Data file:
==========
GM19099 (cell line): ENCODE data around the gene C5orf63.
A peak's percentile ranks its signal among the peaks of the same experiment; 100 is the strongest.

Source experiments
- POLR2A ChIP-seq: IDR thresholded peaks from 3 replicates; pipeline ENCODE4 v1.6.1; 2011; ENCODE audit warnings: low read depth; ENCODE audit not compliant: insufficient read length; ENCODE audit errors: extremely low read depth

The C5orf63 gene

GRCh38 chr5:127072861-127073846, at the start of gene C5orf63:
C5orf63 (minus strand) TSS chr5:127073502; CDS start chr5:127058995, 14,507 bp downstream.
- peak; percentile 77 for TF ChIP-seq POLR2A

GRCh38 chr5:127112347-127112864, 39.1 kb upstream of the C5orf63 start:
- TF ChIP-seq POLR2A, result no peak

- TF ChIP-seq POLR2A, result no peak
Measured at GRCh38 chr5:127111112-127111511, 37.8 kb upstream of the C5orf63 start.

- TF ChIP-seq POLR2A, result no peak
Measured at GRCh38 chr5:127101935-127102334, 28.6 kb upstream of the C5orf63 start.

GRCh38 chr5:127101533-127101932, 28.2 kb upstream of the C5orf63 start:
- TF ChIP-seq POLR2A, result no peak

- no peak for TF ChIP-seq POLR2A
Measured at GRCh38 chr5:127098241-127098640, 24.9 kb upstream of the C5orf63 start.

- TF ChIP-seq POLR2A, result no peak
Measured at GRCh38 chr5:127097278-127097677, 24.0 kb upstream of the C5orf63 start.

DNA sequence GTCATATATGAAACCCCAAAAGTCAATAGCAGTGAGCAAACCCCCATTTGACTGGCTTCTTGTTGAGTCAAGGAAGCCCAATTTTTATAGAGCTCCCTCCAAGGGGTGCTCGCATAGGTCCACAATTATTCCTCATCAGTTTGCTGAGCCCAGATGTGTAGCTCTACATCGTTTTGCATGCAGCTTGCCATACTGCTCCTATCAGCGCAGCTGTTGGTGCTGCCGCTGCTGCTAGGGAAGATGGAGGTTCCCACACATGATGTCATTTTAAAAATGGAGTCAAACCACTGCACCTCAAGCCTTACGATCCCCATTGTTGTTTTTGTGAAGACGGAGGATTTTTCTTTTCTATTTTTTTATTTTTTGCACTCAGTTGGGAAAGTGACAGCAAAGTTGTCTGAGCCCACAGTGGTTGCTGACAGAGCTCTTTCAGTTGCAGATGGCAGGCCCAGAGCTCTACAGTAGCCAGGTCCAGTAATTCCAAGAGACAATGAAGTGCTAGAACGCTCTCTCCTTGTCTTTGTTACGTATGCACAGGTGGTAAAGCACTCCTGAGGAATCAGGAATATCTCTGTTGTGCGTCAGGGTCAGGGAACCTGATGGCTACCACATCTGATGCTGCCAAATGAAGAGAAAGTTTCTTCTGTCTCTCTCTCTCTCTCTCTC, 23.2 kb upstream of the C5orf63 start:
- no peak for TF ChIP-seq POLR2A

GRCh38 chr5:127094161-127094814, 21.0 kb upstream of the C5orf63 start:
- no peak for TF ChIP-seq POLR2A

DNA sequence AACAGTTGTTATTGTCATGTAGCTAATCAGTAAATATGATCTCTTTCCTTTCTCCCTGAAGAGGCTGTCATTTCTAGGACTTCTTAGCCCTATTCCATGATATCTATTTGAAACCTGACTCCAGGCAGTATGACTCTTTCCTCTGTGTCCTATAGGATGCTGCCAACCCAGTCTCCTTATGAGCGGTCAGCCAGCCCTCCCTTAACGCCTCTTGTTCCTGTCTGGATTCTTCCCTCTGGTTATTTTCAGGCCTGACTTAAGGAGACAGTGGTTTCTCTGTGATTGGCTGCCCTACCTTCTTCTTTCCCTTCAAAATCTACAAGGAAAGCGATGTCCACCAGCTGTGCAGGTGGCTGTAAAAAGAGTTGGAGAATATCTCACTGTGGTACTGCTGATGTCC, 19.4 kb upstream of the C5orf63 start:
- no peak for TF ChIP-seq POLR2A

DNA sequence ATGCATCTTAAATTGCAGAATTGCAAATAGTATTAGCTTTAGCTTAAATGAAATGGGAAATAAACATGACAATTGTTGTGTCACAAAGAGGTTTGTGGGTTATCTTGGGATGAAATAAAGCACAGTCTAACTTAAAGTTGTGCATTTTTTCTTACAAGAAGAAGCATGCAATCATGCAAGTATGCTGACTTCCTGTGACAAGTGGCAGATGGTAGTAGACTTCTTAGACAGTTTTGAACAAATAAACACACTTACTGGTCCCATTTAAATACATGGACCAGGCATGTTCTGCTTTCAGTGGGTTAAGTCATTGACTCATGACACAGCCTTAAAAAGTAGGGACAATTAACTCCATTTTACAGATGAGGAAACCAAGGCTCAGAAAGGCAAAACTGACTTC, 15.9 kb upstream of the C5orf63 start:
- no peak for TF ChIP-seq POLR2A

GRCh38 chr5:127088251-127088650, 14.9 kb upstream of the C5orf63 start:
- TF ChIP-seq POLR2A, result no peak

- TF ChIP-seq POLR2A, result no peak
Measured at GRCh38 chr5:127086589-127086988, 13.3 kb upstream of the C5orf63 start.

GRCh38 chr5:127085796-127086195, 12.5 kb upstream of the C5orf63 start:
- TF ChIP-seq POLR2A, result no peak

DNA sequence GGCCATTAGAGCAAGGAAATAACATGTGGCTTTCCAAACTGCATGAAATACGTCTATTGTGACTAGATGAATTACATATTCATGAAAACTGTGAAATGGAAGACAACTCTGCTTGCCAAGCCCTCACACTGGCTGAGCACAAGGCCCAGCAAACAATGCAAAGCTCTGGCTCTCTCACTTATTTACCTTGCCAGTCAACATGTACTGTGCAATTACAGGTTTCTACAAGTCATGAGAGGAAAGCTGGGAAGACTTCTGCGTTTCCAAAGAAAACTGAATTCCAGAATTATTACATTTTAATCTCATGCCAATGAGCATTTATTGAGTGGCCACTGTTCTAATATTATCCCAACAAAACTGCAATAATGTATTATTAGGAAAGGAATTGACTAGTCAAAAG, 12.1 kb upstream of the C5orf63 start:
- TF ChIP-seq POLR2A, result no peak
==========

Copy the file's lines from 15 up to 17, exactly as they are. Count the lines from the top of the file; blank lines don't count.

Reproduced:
GRCh38 chr5:127101533-127101932, 28.2 kb upstream of the C5orf63 start:
- TF ChIP-seq POLR2A, result no peak

- no peak for TF ChIP-seq POLR2A